AzFL Peoria (5-2 loss to the other Peoria)
Austin Jackson: 0 for 4, 1 BB, 2 K – saw a total of 24 pitches in his 5 plate appearance
Kevin Russo: 0 for 4
AzFL Peoria (7-5 loss to the other Peoria)
Juan Miranda: 2 for 4, 1 R, 1 2B, 1 3B, 1 RBI, 1 K – 5 of his first 6 hits went for extra bases
Austin Jackson: 0 for 1 – pinch ran for Miranda late
Kevin Whelan: 1.2 IP, 1 H, 0 R, 0 ER, 0 BB, 3 K, 0-2 GB/FB – 15 of 22 pitches were strikes (68.2%) … this the Whelan we all want to see more of
Humberto Sanchez: 0.2 IP, 2 H, 4 R, 4 ER, 3 BB, 0 K, 1 WP – only 12 of 32 pitches were strikes (37.5%) … considering he threw a grand total of 2 innings in the last 43 days coming into this game, I think we can chalk this one up to rust
HWB Waikiki (2-1 win over West Oahu)
Austin Romine: 2 for 4, 1 K – here’s something I didn’t notice during the season: this guy never strikes out … between the regular season & winter ball, he struck out only 58 times in 423 at-bats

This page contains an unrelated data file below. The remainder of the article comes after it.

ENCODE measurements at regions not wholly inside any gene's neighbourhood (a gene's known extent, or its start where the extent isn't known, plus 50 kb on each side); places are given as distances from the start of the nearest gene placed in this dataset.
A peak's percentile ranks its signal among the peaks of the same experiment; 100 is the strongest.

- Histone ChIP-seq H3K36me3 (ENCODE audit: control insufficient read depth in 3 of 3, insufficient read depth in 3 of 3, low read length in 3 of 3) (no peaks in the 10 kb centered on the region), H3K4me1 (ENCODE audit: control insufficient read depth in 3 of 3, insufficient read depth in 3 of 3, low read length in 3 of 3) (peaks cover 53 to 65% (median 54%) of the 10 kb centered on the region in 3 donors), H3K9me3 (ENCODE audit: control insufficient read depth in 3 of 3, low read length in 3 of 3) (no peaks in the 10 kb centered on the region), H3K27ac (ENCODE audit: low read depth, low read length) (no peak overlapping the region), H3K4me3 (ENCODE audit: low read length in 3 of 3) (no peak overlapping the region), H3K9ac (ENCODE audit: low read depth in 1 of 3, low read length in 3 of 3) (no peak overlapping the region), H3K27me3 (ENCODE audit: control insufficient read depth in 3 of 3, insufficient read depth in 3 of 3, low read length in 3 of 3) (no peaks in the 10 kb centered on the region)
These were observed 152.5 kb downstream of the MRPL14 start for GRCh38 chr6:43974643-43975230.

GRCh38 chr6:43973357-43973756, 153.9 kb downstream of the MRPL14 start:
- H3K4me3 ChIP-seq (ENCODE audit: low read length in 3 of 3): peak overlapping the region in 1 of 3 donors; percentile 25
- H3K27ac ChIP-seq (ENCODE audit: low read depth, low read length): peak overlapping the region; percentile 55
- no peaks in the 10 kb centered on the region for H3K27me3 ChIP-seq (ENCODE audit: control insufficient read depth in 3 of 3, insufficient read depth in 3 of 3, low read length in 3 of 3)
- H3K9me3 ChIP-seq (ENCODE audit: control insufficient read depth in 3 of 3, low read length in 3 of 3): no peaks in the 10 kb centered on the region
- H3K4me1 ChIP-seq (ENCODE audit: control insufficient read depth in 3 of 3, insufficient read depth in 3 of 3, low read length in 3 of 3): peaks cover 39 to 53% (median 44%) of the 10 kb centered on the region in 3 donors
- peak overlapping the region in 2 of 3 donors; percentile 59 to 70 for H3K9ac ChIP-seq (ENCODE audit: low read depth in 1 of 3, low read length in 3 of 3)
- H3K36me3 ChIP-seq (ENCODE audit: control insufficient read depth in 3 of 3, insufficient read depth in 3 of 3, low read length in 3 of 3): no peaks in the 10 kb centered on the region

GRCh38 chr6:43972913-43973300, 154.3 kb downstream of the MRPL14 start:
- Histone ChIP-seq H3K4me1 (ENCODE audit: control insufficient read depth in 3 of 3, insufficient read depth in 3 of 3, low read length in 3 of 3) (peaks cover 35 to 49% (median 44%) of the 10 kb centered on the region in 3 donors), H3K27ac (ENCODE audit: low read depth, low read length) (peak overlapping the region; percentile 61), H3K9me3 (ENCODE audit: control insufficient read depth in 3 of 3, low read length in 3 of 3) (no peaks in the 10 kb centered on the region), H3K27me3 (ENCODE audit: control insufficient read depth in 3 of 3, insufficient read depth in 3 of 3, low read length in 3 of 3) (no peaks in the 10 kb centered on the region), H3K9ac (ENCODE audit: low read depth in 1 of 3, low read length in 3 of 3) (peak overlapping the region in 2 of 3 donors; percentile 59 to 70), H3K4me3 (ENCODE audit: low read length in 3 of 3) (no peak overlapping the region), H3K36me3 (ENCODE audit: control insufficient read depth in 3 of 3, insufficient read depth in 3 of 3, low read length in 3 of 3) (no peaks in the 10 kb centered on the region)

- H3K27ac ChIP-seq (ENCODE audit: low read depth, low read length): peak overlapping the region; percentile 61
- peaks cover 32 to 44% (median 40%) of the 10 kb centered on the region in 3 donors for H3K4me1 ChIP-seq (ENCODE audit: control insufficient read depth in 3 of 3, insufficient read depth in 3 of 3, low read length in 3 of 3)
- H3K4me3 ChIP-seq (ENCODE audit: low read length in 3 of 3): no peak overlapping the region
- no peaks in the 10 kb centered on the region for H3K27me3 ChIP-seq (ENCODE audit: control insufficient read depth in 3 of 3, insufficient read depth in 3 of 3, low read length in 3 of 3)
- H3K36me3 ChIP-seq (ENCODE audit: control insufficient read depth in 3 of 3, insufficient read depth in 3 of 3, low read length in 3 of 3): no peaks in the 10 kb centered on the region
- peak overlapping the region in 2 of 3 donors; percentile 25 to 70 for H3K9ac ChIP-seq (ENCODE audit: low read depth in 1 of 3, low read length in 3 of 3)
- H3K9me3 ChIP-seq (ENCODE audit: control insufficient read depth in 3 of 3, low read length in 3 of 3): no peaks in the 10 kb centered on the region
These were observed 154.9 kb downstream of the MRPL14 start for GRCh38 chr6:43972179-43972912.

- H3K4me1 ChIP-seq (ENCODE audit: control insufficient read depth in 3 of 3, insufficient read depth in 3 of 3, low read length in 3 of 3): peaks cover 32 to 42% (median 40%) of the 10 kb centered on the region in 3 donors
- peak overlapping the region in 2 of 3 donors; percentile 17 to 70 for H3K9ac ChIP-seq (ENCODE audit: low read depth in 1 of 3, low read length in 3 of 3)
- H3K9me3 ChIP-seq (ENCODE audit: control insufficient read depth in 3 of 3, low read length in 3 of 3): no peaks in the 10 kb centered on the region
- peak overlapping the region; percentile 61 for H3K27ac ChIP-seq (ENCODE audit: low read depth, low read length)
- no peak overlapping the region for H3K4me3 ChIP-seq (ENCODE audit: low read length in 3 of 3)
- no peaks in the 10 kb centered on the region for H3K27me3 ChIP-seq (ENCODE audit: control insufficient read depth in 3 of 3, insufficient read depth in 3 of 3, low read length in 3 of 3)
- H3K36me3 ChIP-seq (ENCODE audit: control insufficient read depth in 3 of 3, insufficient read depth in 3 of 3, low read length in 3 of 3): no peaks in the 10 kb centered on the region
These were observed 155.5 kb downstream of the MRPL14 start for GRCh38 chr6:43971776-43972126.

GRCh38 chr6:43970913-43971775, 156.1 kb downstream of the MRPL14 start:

Jeremy Bleich: 6 IP, 4 H, 0 R, 0 ER, 0 BB, 6 K, 8-4 GB/FB – 54 of 76 pitches were strikes (71.1%) … impressive outing
Justin Christian will be playing for Caneros de la Mochis of the Mexican Pacific League this winter, while Walt Ibarra suits up for Naranjeros de Hermosillo. Frankie Cervelli, Carlos Mendoza & Edwar Gonzalez will be playing for Cardenales de Lara of the Venezuelan Winter League. Still waiting for some rosters to post, so I’m sure there’s more guys playing winter ball.
Heading into the season, I did not have high expectations for Mike Mussina. The right hander, 39 years old on Opening Day, was coming off his worst season and had been replaced in the starting rotation in September. That the Yanks were counting on Moose this year was, seven months ago, more than a little alarming.
Of course, as baseball fate would have it, Mussina threw one helluva season. After a 1-3 start that saw Moose lose twice to the Red Sox before the middle of April, we were ringing the death knell. But over his last 30 starts, Mussina went 19-6 with a 3.10 ERA.
On the season, he threw 200 innings for the first time since 2003 and racked up 20 wins for the first time ever. He allowed 214 hits and walked fewer than one batter per start. His season ERA was 3.37, and Mussina will garner some Cy Young votes this year.